Tuesday, December 25, 2007

Sri Lanka's militarism keeping tourists and investments away

Sri Lanka figures intermittently in the British news media, but the coverage does not really prepare first-time visitors to the country like me who usually get a different sort of information in universities and the media.

A week travelling across the country recently brought to me the reality of Sri Lanka's conflict-ridden everyday life. As a white Westerner, I was immediately absorbed by the many Colombo-based NGO workers, or 'internationals', as they refer themselves.

The internationals are just that - international, from all corners of the (rich) world. Furthermore, each seems to be a world citizen: born in Hong Kong, schooled in Switzerland, teeth cut in Afghanistan, or thereabouts.

The internationals are to be the only outsiders I meet in Sri Lanka. Many of them swept in with the 2004 tsunami, others trying to mitigate the effects of the civil war.

Sri Lanka is a confusing country. The tranquillity and warmth of the inhabitants seems odd in a country in its 25th year of civil war. This is one place where the gap between media coverage and reality seems stark as ever.

It is a shock, therefore, to hear the explanation for the explosions I hear on my first night in Colombo: "Is that the war?" I ask. 'No, it's probably the bloody Freedom Party celebrating the passage of the war budget' is the almost contemptuous response of a security specialist.

My confusion was compounded on hearing that Buddhists and Marxists are amongst those perpetuating the conflict. This is not the sort of information that circulates in British universities - at least not in my experience.

Ordinary Sri Lankans contrast starkly with the soldiers who overwhelm the main roads north and east of Colombo. Pillboxes and checkpoints seem to be ubiquitous and appear to be manned by two types of soldiers - the young and nervous and the young and battle hardened, with the latter in the majority.

As we depart Colombo to travel around the country, I am somewhat relieved that as white Europeans we are waved on without interference at every checkpoint. Our driver cannot disguise his relief at this little bit of racism.

If the impact of the war on ordinary Sri Lankans is not immediately apparent, its impact on tourism cannot be hidden. Hotels in Anuradhapura, Polonnaruwa and Kandy are empty and the main tourist sites in the centre of the country eerily quiet.

Reasons for this absence abound in my mind, so I am driven to enquire. Perhaps the hotels were empty because it is out of season?

Taking supper in the bar of one of Kandy's most popular hotels, again empty, I ask: "When do tourists normally come?" "Now", replies the barman, "this is tourist season".

He explains that this particular hotel had not seen significant numbers of guests for nearly two years. He goes on to tell me, with the resignation that animated so much discussion of the conflict, that "it's the conflict ... very bad for hotel".

It seems strange that while all of the Sri Lankans I meet, Sinhalese, Tamil and Muslim, are unhappy about the effects of the war, none appear to be enthusiastic opponents of it.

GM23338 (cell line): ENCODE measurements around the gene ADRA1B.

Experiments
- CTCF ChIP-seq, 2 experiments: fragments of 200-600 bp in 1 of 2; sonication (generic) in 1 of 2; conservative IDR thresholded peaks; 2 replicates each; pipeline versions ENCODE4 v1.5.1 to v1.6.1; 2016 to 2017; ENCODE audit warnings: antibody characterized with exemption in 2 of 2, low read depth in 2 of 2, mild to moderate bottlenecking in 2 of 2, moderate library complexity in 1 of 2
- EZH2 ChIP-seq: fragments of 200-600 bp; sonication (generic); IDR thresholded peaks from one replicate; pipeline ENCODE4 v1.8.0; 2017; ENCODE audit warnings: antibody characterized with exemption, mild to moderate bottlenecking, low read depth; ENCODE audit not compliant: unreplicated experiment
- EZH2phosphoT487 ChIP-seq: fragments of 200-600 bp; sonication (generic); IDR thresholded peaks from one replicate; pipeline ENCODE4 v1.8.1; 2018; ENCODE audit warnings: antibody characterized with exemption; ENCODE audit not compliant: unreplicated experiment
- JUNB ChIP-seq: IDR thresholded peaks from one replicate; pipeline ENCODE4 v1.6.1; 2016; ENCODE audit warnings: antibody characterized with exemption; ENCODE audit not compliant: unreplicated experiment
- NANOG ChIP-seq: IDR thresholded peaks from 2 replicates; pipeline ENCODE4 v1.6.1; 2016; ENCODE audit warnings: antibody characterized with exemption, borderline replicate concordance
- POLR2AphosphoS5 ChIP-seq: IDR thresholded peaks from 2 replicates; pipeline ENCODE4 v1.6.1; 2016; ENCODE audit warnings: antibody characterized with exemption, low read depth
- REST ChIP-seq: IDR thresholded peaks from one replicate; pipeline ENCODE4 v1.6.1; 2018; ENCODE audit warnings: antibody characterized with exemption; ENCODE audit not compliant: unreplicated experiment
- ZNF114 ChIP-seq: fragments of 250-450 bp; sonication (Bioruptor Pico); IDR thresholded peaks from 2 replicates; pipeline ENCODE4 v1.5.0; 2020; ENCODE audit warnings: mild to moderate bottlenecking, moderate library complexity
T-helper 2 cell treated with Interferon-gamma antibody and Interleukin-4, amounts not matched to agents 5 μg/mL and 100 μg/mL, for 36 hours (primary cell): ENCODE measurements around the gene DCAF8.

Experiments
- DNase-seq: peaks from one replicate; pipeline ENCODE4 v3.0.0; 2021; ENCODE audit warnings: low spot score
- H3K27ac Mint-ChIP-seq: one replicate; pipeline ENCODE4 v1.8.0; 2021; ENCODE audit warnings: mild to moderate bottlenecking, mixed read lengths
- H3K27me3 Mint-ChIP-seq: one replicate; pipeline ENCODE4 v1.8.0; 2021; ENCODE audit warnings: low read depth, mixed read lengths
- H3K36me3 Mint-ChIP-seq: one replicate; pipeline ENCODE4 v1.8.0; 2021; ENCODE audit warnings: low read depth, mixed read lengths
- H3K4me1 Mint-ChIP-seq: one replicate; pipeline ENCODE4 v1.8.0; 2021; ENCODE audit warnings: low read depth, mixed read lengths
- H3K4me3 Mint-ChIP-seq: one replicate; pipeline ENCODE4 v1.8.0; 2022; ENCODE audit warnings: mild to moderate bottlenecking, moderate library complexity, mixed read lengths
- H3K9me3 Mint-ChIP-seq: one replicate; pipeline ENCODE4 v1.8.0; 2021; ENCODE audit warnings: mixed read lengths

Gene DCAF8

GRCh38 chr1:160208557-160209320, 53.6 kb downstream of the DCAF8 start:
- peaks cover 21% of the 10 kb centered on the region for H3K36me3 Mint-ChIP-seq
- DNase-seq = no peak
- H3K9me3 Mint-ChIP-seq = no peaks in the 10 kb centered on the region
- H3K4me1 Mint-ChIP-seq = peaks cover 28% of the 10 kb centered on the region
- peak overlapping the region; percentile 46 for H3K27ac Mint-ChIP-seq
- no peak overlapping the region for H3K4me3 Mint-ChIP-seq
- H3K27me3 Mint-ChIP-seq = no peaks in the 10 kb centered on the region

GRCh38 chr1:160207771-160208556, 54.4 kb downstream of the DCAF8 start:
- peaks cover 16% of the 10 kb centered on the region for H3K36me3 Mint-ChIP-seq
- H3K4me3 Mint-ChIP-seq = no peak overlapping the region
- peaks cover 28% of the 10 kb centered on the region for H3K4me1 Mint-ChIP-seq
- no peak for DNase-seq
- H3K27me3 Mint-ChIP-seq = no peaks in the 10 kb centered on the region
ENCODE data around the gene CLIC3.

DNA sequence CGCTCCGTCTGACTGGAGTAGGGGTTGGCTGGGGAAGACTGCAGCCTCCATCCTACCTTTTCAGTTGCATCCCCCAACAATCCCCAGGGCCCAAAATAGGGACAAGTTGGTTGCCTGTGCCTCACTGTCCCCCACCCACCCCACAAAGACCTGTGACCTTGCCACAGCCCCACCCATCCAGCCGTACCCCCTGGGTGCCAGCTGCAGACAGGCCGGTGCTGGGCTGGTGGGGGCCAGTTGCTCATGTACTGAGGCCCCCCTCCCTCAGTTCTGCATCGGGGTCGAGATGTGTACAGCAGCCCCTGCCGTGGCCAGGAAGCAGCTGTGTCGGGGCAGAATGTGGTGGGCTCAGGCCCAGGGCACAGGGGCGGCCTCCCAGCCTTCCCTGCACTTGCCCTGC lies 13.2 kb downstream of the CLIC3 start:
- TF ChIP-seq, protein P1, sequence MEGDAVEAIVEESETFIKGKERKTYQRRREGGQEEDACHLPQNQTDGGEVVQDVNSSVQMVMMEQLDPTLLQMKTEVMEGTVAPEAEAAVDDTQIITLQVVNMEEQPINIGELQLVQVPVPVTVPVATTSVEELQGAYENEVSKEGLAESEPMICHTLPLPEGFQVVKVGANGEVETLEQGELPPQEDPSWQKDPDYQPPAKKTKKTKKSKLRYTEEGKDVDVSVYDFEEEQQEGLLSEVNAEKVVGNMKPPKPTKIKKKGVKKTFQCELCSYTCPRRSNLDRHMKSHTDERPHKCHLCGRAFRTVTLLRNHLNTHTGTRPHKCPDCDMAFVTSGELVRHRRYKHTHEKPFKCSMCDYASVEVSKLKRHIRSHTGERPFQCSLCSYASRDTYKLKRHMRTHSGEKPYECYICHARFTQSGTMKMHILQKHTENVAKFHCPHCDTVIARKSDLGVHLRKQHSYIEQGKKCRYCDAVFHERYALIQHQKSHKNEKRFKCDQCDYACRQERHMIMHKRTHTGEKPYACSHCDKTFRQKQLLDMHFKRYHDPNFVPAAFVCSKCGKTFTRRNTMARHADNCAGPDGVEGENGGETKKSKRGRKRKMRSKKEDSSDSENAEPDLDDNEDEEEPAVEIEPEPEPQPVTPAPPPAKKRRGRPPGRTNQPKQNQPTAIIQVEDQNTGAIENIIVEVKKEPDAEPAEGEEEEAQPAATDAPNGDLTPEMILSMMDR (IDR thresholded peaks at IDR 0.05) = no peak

Ordinary people seem powerless in the face of the combatants, despite the fact that Sri Lanka is a functioning democracy, albeit with significant faults. Perhaps this explains why there is so much enthusiasm for the cricket, and the possibility of dealing a blow to the old colonial ruler, England.

Naturally, I had been following the news about Sri Lanka in the months before my arrival - mainly from the BBC. It seemed that the Tamil Tigers (LTTE) were making some progress, especially with its audacious bombing raids on military airstrips around the country.

A different story greeted me on my arrival. An arch-sceptic Colombo-based human rights officer had informed me that the war is now confined to the northern tip of the island. His source? Well, it seems general knowledge to those who live in the country, who seem, despite their better judgement, to be overly influenced by the government's proclamations.

Having passed through one of the biggest military bases in Sri Lanka near Polonnaruwa, and having attempted to dodge the hawkers long enough to admire the town's ancient Buddhist remains, we retire to a delightful hotel nestled in the hills above a lake.

Again, we are among only a few guests and as the evening goes on we have the run of the hotel. Long after the last barman leaves we sit sipping our cocktails, putting the world to rights and admiring the moonlit vista, when flashes of light in the night sky illuminate the extent of the war.

"Jesus, a bomb!" I exclaim. "No", says my friend, "the war is only in the north." "Ah, must have been lightening", I reply. "But it did come from a northerly direction", I venture.

His reassurance works until I point out a number of flares and explosions in rapid succession to the southwest. "Ah. can't believe the government", admits my friend as we chat over the sound of distant machine-gun fire.

As if to confirm our observations in Polonnaruwa, on our return to Colombo we are greeted by two bombs attacks, one of which is an assassination attempt, and the other an unclaimed attack at a shopping centre.

For Sri Lanka, the immediate future seems bleak. With both sides intent on prolonging the war, the country is likely to continue to suffer.

Certainly tourists will stay away, as indicated by the 22 percent decline in tourist arrivals between August 2006 and August 2007. Unfortunately this downward trend is unlikely to change until the government realises that its devotion to militarism is keeping tourists (and investment) away.

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